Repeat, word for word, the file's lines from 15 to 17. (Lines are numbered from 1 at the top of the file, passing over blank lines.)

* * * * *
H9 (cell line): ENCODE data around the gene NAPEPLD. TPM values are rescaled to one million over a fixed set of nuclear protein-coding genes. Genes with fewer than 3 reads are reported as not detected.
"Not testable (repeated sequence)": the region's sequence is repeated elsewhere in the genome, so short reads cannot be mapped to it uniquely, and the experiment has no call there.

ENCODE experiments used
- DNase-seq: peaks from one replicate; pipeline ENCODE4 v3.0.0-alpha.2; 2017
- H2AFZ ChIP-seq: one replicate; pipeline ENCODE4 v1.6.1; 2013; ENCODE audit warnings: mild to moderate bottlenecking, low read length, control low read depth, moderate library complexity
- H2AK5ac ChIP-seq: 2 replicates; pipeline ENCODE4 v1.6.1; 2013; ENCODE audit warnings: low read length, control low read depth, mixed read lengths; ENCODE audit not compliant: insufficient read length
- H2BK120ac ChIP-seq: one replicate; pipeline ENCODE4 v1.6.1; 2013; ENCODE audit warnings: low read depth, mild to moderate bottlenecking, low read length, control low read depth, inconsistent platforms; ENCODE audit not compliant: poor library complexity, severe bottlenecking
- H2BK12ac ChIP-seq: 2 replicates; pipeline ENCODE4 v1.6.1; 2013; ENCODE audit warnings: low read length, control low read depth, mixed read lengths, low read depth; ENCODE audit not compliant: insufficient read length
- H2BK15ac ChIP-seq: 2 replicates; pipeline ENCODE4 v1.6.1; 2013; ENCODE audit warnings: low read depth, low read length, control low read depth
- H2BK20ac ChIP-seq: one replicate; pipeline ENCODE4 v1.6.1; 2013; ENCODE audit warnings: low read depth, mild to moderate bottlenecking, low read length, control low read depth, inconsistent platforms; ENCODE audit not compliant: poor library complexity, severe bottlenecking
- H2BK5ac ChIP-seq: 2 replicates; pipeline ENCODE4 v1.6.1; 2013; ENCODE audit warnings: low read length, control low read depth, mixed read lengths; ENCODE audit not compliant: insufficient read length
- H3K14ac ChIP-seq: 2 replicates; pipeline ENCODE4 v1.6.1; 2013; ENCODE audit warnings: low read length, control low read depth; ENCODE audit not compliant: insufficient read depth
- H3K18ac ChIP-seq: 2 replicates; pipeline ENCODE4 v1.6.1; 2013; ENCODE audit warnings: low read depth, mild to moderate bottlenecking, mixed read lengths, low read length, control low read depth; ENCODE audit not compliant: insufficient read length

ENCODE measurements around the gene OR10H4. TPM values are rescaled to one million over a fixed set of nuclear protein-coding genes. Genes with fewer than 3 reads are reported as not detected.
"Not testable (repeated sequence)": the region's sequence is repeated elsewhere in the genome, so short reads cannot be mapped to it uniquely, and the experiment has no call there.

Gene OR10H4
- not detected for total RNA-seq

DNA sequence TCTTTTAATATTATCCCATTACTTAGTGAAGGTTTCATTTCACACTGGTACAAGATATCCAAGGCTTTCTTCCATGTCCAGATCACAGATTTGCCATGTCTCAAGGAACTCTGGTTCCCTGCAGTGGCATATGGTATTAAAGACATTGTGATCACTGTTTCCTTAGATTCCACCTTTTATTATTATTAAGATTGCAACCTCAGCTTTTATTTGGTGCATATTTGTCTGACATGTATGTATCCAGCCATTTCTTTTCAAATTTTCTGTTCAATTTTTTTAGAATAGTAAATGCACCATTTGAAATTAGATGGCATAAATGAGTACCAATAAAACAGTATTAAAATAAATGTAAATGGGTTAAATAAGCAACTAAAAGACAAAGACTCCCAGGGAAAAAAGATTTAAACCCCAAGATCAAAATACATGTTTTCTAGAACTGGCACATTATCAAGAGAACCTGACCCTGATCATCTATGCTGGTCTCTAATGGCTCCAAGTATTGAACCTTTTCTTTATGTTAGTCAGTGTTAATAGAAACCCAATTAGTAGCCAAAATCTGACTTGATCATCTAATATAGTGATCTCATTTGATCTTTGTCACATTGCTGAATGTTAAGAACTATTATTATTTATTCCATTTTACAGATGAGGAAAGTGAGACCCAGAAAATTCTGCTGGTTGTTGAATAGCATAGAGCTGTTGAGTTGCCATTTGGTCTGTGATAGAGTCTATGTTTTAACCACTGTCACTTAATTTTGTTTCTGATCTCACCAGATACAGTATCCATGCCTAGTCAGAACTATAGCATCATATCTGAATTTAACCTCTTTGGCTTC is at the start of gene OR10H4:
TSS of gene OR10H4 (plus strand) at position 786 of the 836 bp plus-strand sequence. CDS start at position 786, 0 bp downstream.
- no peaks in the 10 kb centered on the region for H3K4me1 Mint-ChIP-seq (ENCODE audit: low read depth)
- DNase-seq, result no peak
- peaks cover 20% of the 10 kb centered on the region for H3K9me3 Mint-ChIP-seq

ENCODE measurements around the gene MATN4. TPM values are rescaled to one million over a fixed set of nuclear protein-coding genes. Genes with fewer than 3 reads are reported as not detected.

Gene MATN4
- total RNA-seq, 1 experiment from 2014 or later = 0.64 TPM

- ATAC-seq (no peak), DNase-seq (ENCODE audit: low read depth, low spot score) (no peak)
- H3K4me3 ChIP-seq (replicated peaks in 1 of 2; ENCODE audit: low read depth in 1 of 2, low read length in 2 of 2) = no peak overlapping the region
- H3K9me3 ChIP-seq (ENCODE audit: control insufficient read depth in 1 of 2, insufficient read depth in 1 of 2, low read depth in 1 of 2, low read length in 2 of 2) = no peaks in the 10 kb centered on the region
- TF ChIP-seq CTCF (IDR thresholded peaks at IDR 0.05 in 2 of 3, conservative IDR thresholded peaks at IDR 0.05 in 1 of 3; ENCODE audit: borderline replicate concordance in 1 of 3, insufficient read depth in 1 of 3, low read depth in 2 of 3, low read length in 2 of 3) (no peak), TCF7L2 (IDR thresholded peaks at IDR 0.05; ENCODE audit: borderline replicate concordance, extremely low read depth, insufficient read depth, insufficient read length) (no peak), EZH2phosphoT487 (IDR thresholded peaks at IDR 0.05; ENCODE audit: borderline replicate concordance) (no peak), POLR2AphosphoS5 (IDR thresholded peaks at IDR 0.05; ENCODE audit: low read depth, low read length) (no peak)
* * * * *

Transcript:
"Not testable (repeated sequence)": the region's sequence is repeated elsewhere in the genome, so short reads cannot be mapped to it uniquely, and the experiment has no call there.

Gene OR10H4
- not detected for total RNA-seq